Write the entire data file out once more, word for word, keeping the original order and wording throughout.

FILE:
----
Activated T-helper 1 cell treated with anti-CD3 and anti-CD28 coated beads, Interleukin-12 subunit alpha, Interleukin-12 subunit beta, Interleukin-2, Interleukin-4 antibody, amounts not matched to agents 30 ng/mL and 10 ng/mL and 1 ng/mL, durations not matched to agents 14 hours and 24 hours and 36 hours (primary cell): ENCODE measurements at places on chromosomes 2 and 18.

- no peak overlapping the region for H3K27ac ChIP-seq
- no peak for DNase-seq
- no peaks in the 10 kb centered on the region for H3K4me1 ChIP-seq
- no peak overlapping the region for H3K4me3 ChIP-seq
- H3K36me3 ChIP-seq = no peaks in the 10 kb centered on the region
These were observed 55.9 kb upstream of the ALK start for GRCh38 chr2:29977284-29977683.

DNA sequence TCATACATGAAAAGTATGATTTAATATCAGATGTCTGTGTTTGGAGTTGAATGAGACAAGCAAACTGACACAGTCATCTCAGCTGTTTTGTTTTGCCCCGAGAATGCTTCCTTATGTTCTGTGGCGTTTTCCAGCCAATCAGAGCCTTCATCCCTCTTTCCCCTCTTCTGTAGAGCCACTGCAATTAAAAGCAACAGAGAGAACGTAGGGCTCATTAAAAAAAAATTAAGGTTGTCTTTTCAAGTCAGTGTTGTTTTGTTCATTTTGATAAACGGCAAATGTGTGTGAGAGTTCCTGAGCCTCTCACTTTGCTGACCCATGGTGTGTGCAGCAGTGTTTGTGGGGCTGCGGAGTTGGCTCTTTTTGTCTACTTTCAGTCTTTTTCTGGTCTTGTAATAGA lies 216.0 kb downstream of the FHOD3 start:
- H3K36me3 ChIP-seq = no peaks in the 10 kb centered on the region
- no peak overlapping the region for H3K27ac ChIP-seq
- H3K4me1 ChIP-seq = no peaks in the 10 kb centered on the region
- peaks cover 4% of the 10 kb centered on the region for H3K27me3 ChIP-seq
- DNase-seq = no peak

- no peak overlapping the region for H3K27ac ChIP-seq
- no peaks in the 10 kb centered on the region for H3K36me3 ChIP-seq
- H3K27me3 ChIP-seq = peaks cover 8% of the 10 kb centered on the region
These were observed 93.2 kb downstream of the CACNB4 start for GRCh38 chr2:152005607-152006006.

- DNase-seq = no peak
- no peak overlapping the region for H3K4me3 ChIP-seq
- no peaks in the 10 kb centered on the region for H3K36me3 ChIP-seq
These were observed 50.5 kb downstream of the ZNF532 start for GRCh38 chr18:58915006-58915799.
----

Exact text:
Activated T-helper 1 cell treated with anti-CD3 and anti-CD28 coated beads, Interleukin-12 subunit alpha, Interleukin-12 subunit beta, Interleukin-2, Interleukin-4 antibody, amounts not matched to agents 30 ng/mL and 10 ng/mL and 1 ng/mL, durations not matched to agents 14 hours and 24 hours and 36 hours (primary cell): ENCODE measurements at places on chromosomes 2 and 18.

- no peak overlapping the region for H3K27ac ChIP-seq
- no peak for DNase-seq
- no peaks in the 10 kb centered on the region for H3K4me1 ChIP-seq
- no peak overlapping the region for H3K4me3 ChIP-seq
- H3K36me3 ChIP-seq = no peaks in the 10 kb centered on the region
These were observed 55.9 kb upstream of the ALK start for GRCh38 chr2:29977284-29977683.

DNA sequence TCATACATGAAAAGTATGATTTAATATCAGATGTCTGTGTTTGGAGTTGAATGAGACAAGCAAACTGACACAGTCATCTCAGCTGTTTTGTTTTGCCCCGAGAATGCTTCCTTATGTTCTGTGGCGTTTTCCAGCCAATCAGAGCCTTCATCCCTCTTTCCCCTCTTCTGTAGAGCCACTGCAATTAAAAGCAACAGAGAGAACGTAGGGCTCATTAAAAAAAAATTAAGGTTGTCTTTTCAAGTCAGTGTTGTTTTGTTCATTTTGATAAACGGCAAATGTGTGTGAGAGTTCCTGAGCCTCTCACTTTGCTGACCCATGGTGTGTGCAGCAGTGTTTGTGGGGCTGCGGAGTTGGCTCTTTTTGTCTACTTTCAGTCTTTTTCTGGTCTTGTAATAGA lies 216.0 kb downstream of the FHOD3 start:
- H3K36me3 ChIP-seq = no peaks in the 10 kb centered on the region
- no peak overlapping the region for H3K27ac ChIP-seq
- H3K4me1 ChIP-seq = no peaks in the 10 kb centered on the region
- peaks cover 4% of the 10 kb centered on the region for H3K27me3 ChIP-seq
- DNase-seq = no peak

- no peak overlapping the region for H3K27ac ChIP-seq
- no peaks in the 10 kb centered on the region for H3K36me3 ChIP-seq
- H3K27me3 ChIP-seq = peaks cover 8% of the 10 kb centered on the region
These were observed 93.2 kb downstream of the CACNB4 start for GRCh38 chr2:152005607-152006006.

- DNase-seq = no peak
- no peak overlapping the region for H3K4me3 ChIP-seq
- no peaks in the 10 kb centered on the region for H3K36me3 ChIP-seq
These were observed 50.5 kb downstream of the ZNF532 start for GRCh38 chr18:58915006-58915799.